Luton council opposes "disgraceful" plans to close railway station ticket offices
The removal of ticket offices from railway stations including Luton is “particularly galling” for the town and could lead to 2,000 job losses nationally, a meeting heard.
A consultation on the closure of ticket offices was announced by the Rail Delivery Group earlier this month, a full borough council meeting was told.
“It could mean more than 1,000 shut and a possible 2,000 job cuts all in the name of efficiency,” said Labour council leader and Lewsey councillor Hazel Simmons.
“The public consultation only runs for three weeks, closing on July 26. It’s important we respond urgently, hence this emergency resolution. It would appear the Rail Delivery Group has made its mind up before the consultation results are known.
“A national newspaper reported it has seen confidential documents sending out proposals by train operators to cut staff at stations by October this year. Passengers will be forced to purchase tickets online or at a vending machine, which will cause difficulties for many. There are 2,822 ticket types, according to the independent rail retailers’ association. Online purchase will be inaccessible for many people.
“Having staff visible is critical for passenger safety and to deal with any law breaking or anti-social behaviour, as well as health and safety issues.
“We need stations which are fit for the future, having waited for improvements to the central station and over the inaccessibility of Leagrave railway station. It would undermine this agenda if they’re allowed to further decline, while giving the government and train operators another reason to avoid investing in Luton stations.”
Liberal Democrat Barnfield councillor Amjid Ali said: “This is disgraceful for a town such as Luton, which requires more investment in our infrastructure and railway stations. They’re withdrawing resources and trying to make more money out of this, when the opposite should be happening.”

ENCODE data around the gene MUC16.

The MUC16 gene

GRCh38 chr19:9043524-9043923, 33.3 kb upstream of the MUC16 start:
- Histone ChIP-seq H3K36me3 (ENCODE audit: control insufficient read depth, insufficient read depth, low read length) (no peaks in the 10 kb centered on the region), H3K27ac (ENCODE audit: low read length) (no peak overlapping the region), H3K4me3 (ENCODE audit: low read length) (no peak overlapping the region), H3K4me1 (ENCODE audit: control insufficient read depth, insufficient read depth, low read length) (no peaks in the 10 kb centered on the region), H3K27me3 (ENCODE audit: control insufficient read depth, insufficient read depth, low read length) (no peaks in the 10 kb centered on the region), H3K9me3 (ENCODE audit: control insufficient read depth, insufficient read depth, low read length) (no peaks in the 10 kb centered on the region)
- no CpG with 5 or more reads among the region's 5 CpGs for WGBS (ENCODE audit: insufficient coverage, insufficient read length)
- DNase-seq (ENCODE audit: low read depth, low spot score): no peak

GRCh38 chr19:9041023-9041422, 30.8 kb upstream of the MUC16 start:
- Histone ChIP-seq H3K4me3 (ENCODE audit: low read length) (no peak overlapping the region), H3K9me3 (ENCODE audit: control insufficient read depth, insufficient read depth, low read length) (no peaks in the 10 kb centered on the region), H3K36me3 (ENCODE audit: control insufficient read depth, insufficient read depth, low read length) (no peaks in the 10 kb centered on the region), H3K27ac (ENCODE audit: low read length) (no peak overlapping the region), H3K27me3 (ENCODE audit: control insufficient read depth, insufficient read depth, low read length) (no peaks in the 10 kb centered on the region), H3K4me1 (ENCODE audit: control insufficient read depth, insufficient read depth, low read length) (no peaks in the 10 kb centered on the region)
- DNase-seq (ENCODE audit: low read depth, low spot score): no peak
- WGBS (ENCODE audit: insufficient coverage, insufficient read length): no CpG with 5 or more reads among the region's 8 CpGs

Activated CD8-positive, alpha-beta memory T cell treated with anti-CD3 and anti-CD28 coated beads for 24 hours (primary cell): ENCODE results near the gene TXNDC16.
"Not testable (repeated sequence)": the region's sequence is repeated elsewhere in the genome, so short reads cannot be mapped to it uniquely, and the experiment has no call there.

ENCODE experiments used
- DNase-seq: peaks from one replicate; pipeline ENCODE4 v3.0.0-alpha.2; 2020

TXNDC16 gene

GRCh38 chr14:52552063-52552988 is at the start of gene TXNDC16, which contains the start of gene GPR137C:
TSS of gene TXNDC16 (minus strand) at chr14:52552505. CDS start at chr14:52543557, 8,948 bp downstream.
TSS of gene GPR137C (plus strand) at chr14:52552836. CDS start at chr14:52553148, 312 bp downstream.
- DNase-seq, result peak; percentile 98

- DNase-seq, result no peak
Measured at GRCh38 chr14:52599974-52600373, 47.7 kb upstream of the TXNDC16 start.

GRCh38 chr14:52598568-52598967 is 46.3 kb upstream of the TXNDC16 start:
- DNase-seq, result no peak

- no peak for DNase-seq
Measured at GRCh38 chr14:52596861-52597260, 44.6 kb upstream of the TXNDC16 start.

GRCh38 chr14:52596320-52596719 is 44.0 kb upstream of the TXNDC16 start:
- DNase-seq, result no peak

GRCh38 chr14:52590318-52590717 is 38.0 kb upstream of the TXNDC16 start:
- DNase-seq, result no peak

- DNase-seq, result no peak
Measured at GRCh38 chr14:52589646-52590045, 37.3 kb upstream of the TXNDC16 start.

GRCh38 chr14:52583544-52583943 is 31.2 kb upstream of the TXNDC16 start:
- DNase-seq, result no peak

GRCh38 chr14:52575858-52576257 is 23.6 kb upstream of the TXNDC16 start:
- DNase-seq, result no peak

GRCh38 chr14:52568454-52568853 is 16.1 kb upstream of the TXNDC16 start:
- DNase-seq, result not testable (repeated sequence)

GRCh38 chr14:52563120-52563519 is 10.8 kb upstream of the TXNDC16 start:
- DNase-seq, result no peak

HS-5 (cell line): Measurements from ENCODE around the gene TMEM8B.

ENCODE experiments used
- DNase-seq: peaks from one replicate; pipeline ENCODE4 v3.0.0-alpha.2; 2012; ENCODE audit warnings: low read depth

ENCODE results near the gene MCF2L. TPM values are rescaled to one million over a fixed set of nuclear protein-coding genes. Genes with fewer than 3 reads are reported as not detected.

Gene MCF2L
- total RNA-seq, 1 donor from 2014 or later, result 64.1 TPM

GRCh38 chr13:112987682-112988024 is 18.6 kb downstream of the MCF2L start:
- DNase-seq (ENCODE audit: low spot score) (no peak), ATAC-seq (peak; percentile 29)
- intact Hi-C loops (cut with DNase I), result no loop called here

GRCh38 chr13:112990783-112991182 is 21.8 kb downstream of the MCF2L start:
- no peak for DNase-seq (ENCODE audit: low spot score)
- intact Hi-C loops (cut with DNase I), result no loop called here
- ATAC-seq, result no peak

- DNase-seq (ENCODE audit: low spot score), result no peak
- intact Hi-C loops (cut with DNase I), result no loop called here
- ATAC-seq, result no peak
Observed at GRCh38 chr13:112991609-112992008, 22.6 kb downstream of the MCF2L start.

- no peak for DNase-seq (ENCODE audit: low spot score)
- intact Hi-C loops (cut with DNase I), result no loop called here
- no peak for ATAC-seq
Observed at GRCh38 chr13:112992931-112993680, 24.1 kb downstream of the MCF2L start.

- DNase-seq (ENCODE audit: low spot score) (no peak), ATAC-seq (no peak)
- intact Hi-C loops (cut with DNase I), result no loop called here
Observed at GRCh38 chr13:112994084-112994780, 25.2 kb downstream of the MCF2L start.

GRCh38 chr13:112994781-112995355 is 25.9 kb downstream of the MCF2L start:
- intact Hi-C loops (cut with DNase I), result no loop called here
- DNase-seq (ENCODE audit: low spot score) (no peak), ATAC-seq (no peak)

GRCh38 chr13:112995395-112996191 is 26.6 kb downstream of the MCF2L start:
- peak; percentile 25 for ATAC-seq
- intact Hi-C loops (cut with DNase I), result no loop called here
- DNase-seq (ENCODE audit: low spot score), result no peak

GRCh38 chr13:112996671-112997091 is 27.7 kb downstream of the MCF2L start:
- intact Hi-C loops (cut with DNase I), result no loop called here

Labour Poets councillor Jacqui Burnett warned: “This is about increasing profit for the few at the expense of the many. Digital is being forced on us with no choice. I’m glad there’s cross-party support, because God help the next generation if we don’t fight. How much is a Smartphone? £1,000. We’re in a cost of living crisis and some people can’t afford that amount for a phone.”
Labour High Town councillor James Taylor agreed, adding: “This is particularly galling for us in Luton when we look at our decrepit station, which has been crying out for investment for decades. They’re taking away the one part of the station’s infrastructure which is good, the helpful and friendly staff behind the counter. I’m pleased Labour’s northern mayors are challenging the delivery group on this in court. This government knows the cost of everything, but the value of nothing.”
But Liberal Democrat Stopsley councillor David Wynn, while “fully supporting the motion”, explained: “As a council we’ve changed the way residents’ parking permits operate. We’ve taken away the same facility we’re condemning regarding the railways. We’re moving our residents on to Smartphones. No physical permits for anyone to easily check if someone parked in a bay has one.”
Councillors agreed a motion opposing the closures.